Eastern State Penitentiary last week unveiled three new art installations and a newly restored cell of former inmate Al Capone.
The gangster was arrested in 1929 for carrying an unlicensed gun as he left a movie theater on Market Street. After a short stint at Holmesburg Prison, he spent seven months of his one-year sentence at Eastern State.
Two newspaper stories from that era disagree on how luxurious the accommodations were for “Scarface” and whether he had a cellmate, embezzler Bill Coleman.
The newly restored cell includes two cots, a toilet, toilet paper, flowers, a lamp, rugs, a cigar in an ashtray, a dresser, wall art, framed pictures, a desk and chair, books, a mirror and a large radio.
The museum is not sure which specific cell Capone was housed in, but he was in the Park Avenue section for high-profile inmates.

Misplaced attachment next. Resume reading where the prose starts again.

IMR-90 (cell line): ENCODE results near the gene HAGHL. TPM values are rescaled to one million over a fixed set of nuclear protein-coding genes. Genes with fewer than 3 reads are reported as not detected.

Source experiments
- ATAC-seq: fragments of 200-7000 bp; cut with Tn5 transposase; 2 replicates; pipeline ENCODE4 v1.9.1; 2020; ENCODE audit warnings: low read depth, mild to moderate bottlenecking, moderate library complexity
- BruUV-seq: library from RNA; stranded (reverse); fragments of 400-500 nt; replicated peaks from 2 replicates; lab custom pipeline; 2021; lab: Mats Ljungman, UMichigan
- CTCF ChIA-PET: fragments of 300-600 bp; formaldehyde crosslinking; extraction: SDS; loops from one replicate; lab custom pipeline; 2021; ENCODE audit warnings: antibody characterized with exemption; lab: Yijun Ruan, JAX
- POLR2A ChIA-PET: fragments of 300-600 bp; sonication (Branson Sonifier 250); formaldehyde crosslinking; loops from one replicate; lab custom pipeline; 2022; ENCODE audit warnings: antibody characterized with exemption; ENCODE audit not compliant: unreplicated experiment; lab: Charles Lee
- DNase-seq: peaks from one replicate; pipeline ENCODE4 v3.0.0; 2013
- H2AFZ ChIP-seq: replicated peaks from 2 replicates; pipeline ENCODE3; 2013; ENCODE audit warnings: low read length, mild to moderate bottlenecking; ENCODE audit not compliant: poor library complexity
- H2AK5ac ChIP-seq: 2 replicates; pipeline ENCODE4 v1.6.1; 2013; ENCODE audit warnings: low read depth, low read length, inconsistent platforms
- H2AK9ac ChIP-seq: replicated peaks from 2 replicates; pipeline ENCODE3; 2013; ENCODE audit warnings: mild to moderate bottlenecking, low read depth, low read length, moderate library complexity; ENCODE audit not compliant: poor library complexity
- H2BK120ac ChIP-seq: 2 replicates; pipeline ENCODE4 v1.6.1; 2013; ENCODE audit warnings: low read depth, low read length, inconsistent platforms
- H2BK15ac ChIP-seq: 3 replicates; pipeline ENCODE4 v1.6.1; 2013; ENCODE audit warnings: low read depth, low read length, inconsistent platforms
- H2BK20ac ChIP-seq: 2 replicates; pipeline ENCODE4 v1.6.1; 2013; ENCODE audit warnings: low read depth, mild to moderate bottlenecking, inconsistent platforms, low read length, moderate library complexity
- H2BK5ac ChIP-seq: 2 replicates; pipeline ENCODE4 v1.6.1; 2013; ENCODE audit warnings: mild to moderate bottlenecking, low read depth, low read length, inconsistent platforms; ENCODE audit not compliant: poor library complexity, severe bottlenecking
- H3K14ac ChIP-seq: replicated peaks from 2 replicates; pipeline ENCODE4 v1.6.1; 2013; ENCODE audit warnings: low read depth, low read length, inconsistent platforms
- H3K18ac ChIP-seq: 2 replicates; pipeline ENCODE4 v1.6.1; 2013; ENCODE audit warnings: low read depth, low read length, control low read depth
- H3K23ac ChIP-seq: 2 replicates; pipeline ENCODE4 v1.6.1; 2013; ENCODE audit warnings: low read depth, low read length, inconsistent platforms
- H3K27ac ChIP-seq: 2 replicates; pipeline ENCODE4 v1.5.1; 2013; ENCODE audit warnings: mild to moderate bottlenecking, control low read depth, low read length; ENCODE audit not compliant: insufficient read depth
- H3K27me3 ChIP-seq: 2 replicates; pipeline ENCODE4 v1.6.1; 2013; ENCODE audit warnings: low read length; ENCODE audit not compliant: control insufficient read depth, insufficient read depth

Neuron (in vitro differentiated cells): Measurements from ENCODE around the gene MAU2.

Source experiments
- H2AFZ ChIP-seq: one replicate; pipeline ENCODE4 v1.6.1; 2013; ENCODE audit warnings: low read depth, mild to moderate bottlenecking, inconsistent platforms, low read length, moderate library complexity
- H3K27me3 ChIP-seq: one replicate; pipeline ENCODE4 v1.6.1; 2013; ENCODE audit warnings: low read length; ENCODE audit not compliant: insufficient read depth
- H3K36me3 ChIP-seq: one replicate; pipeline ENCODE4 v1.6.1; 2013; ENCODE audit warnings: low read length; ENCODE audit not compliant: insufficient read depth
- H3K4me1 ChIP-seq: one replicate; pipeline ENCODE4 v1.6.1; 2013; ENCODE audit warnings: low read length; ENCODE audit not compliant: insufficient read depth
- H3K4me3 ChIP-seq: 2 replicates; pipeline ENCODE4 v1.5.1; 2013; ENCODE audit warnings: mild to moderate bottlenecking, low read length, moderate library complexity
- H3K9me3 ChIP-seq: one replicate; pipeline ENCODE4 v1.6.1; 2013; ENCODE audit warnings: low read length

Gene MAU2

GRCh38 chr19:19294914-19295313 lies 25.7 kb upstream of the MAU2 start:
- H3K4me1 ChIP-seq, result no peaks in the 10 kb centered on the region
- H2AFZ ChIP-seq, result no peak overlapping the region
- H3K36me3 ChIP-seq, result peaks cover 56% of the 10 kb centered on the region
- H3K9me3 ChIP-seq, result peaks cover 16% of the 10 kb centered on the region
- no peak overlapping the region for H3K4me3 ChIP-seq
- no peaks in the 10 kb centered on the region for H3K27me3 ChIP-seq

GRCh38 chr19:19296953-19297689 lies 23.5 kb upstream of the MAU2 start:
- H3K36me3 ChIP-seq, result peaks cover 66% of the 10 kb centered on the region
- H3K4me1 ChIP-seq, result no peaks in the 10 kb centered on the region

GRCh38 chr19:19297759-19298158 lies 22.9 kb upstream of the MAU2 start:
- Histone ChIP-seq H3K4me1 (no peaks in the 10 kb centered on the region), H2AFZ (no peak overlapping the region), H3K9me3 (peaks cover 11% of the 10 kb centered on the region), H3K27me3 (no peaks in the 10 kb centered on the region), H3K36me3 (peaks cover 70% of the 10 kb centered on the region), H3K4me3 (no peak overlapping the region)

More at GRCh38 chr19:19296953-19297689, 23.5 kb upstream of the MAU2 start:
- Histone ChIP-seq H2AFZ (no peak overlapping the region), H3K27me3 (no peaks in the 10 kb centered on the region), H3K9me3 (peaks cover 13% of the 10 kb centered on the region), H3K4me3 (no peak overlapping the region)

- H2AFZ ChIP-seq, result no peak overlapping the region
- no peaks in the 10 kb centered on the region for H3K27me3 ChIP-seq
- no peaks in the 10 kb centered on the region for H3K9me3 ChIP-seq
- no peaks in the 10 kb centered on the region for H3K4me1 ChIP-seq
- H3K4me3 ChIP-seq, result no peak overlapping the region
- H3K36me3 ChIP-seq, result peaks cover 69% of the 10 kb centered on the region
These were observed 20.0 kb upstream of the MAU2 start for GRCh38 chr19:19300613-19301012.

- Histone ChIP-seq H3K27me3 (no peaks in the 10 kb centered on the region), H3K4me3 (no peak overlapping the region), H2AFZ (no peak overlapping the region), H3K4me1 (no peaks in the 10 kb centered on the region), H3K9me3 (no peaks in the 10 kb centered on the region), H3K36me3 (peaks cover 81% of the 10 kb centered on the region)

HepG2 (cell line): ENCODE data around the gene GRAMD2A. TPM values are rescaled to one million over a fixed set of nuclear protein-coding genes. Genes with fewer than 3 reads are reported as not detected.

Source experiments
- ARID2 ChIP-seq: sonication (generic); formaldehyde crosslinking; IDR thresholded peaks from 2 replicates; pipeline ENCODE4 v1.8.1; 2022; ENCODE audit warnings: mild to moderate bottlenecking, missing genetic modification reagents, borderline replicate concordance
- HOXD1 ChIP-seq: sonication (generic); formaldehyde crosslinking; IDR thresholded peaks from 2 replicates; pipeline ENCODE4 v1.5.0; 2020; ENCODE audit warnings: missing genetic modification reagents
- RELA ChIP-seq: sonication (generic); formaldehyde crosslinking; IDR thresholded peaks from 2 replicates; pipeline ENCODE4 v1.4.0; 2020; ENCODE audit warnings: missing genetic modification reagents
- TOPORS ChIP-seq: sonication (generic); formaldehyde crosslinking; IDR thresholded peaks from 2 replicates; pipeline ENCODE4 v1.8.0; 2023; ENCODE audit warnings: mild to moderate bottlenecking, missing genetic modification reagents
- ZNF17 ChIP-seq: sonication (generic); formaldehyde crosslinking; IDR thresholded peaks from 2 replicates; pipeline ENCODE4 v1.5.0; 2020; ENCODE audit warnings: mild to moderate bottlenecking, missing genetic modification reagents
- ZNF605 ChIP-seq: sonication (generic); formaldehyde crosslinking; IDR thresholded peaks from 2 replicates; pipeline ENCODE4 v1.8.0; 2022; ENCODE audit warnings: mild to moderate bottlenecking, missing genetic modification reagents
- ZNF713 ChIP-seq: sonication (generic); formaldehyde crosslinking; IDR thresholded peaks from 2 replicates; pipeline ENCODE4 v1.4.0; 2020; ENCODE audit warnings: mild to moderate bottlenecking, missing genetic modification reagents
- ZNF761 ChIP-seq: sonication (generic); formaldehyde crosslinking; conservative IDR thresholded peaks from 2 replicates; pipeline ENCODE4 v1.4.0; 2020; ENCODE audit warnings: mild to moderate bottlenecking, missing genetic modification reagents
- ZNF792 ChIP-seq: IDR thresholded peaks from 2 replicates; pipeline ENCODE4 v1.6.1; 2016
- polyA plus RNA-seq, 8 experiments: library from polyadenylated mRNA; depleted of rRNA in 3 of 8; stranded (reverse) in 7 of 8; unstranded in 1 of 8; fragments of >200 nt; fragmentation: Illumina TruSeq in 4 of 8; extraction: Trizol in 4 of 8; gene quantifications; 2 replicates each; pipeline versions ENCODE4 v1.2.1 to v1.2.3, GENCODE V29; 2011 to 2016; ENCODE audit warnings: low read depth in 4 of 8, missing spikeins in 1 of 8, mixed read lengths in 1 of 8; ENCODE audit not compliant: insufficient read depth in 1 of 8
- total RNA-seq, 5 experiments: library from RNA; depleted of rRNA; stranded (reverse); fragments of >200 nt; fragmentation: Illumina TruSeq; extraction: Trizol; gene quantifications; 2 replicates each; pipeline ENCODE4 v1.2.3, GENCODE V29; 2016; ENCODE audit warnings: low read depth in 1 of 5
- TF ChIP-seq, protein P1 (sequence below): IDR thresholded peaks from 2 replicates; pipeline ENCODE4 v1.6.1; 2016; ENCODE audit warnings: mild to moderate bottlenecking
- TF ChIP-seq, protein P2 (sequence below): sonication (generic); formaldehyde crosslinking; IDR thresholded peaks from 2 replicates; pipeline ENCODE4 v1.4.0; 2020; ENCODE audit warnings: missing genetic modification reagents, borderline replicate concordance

Alexander Rosenberg unveiled A Climber’s Guide to Eastern State Penitentiary, or Eastern State’s Architecture and How to Escape It. Rosenberg scaled a 30-foot-high wall.
Dehanza Rogers was on hand to show off her art, #BlackGirlhood, a video about the “school to prison pipeline.”
The other installation, Airplanes, by Benjamin Wills, features paper airplanes sent to the artist by inmates.
Eastern State, 2027 Fairmount Ave., was open from 1829 to 1971
Today, it is open daily from 10 a.m. to 5 p.m. For tickets or more information, call 215-236-3300 or visit EasternState.org. ••